Spending five days at this school was life-changing. We got to rotate between four activities  throughout the day. The first was learning the students’ language and culture known as Karen, the second was teaching the children English, the third consisted of a P.E. class where we played sports with the kids, and the last was helping the community construct a water tank which included building a cement wall. Everyday surpassed the last as the kids were so friendly and eager to learn, and the staff were so welcoming and hospitable. It was very difficult to communicate with the students because we didn’t speak the same language, but I still had the opportunity to make many friends.

It was hard seeing the villages the students live in because it seems so unfair how these kids deserve so much but have so little. Yet despite this they are always so happy. I learned how skilled they become at inventing fun activities to do with their friends to pass the time while simply using rocks or sticks.

On our last night we had a bonfire with the small group of Ban Maelid students that board at the school. After eating, everybody started dancing and we got to experience traditional Thai dancing. It ended up being a huge dance party around the fire pit and everybody was having fun doing the Gagnam Style and the Macarena!

The following day we got ready to leave and had to say our farewells to the Ban Maelid family. As we said goodbye to the students, they gave us tons of bracelets and letters that they made and it brought tears to most of our eyes. It was sad leaving, but it made me realize how lucky I was to have done this trip and it didn’t truly feel like I was doing community service but more like I had been given the gift to meet these wonderful and unforgettable people. –Sarah Humes ’15

Walking and Smiling Together in Thailand

Enthusiastically greeted by young orphans proudly waving the Greek flag, King Constantine followed by his wife and daughter walked through the doors of the Pattaya Orphanage. Joined by Mr. Shannon and other delegates, the six of us entered the orphanage excited to begin a day of service alongside the King. We were split into different groups to work with assigned age groups. The groups consisted of babies, toddlers and pre-school children. We were blessed to have the opportunity to interact with them through a series of different games and activities.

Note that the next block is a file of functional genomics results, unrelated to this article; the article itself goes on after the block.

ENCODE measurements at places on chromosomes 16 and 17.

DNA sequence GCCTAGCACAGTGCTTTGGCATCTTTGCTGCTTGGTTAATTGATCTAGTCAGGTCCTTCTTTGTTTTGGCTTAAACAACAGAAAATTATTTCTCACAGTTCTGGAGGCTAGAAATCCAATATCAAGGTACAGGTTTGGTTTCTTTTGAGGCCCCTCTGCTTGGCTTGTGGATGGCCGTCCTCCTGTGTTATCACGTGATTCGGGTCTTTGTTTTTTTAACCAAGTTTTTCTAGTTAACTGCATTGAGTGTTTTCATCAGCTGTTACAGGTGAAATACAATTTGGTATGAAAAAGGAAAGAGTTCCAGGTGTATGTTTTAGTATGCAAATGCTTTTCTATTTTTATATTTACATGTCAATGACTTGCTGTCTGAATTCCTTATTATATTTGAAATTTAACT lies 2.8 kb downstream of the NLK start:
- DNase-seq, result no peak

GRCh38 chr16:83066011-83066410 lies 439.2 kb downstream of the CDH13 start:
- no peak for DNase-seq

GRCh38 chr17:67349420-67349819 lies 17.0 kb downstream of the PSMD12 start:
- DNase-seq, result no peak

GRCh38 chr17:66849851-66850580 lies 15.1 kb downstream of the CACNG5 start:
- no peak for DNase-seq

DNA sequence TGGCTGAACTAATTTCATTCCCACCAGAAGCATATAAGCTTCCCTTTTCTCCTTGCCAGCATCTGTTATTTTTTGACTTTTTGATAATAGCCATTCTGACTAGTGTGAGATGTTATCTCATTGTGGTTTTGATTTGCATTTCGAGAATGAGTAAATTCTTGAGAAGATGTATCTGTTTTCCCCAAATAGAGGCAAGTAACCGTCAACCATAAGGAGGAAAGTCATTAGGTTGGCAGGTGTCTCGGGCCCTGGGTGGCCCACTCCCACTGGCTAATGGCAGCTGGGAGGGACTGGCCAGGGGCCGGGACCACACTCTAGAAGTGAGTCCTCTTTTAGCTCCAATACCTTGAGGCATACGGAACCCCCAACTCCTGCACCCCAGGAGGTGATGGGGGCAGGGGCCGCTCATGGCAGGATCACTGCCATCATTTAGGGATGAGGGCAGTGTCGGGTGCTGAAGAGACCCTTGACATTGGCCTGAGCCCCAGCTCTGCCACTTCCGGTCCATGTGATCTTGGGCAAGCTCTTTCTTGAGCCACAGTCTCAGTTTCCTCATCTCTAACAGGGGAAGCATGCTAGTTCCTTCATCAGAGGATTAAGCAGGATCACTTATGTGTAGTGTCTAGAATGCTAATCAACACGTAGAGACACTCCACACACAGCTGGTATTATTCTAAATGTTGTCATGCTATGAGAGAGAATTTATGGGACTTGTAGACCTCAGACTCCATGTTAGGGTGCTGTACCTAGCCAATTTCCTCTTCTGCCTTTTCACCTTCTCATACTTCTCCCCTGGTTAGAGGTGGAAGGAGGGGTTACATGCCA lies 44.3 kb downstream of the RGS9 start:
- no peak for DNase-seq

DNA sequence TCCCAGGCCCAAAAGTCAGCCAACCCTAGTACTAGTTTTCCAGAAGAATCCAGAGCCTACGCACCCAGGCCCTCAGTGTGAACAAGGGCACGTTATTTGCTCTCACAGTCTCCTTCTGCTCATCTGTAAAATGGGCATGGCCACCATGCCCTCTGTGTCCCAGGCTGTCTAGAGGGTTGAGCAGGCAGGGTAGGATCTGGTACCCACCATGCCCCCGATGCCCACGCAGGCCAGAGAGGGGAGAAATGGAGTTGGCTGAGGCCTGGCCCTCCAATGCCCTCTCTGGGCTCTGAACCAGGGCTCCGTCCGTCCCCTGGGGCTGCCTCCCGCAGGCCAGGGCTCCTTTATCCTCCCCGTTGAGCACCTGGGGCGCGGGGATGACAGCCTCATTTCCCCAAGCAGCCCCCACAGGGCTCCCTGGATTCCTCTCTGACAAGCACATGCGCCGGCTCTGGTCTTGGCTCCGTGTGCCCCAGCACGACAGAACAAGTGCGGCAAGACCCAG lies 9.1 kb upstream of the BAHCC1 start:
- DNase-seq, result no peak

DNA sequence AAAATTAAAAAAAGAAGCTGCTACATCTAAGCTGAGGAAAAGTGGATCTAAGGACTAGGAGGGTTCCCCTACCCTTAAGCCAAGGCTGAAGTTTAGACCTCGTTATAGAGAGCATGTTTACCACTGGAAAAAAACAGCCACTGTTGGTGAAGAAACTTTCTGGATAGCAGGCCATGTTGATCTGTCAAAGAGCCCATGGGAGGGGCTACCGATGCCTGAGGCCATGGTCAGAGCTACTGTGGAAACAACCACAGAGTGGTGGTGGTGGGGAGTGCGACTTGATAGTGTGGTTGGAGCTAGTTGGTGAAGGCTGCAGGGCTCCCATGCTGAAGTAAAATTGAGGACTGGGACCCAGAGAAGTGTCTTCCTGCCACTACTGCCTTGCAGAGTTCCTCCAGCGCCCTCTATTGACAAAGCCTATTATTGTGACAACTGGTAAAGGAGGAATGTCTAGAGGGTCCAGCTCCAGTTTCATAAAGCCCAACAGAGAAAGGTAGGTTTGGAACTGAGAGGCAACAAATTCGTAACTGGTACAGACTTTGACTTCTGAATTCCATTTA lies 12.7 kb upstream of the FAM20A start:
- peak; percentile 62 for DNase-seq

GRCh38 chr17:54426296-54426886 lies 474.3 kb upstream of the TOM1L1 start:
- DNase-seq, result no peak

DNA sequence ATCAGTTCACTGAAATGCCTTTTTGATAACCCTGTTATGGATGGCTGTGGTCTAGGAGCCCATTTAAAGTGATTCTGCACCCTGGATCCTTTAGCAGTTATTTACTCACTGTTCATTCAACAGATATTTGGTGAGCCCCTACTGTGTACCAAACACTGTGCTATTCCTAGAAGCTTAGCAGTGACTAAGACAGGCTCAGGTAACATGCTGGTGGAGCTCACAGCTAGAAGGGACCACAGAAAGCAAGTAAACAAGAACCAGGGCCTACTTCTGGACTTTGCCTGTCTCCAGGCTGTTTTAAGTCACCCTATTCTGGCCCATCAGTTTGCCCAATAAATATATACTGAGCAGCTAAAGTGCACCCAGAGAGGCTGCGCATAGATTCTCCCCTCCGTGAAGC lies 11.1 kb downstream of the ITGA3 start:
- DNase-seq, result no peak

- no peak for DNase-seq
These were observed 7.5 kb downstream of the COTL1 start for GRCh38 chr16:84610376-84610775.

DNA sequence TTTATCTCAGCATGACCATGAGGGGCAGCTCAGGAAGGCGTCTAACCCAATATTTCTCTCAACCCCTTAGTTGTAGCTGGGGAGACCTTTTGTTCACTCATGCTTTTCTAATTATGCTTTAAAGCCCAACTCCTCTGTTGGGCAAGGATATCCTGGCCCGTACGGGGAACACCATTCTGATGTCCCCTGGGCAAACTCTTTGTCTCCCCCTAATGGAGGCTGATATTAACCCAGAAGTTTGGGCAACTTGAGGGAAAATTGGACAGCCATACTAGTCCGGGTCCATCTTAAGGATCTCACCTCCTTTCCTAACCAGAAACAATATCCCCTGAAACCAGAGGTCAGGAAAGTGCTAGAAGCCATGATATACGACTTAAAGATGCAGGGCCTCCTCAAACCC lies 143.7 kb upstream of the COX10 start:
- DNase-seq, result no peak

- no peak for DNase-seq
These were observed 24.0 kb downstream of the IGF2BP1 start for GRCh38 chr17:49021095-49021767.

Greg, Hutch and Elle began the day with the pre-school children and had an amazing experience playing with them. Elsa, Caroline and Mr. Shannon started off with the babies. They helped the caregivers of the orphanage prepare the babies for bed and comfort them. Sasha had the chance to be placed with a room of toddlers who were all ecstatic because they had a new playmate.

We were extremely moved by the children’s warmth and affected by the lack of attention they receive. We could feel the impact we had on their day—not to mention their futures—and how much they appreciated our company.

In keeping with the conference theme “We Walk Together,” this day could be subtitled “We Smile Together.” The laughter and joy throughout the orphanage was infectious and we made them feel like they too were a part of the conference. We hope to have many more experience like this to follow.

Keep smiling LCC, and spread laughter! —Sasha Cukier ’11 and Caroline Maughan ’11